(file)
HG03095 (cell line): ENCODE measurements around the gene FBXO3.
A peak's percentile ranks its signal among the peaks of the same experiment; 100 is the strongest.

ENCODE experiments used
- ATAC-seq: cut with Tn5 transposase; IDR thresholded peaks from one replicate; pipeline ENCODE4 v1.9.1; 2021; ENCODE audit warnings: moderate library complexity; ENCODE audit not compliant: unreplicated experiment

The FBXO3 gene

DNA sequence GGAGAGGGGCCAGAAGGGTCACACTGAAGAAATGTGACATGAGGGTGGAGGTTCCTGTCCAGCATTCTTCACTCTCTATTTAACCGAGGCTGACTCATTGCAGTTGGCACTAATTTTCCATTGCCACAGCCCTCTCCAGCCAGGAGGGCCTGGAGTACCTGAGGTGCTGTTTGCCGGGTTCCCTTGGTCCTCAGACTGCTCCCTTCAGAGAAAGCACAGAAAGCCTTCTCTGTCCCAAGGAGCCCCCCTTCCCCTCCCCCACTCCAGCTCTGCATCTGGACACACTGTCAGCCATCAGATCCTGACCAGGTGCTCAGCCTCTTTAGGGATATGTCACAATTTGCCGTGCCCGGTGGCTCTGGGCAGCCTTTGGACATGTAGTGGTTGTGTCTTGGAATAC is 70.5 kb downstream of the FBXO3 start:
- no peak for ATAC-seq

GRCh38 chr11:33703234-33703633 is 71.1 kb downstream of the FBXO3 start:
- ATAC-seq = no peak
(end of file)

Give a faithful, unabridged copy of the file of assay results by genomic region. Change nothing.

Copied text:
HG03095 (cell line): ENCODE measurements around the gene FBXO3.
A peak's percentile ranks its signal among the peaks of the same experiment; 100 is the strongest.

ENCODE experiments used
- ATAC-seq: cut with Tn5 transposase; IDR thresholded peaks from one replicate; pipeline ENCODE4 v1.9.1; 2021; ENCODE audit warnings: moderate library complexity; ENCODE audit not compliant: unreplicated experiment

The FBXO3 gene

DNA sequence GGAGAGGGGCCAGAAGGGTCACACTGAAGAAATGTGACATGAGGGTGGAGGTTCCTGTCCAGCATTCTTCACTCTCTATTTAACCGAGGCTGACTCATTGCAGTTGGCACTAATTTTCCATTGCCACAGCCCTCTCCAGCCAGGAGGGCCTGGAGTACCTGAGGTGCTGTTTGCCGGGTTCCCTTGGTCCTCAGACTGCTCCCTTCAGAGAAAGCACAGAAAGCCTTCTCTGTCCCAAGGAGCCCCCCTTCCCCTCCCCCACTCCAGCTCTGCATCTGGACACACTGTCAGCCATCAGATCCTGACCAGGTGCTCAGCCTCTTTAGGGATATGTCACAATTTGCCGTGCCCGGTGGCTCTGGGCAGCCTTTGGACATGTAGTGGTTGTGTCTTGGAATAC is 70.5 kb downstream of the FBXO3 start:
- no peak for ATAC-seq

GRCh38 chr11:33703234-33703633 is 71.1 kb downstream of the FBXO3 start:
- ATAC-seq = no peak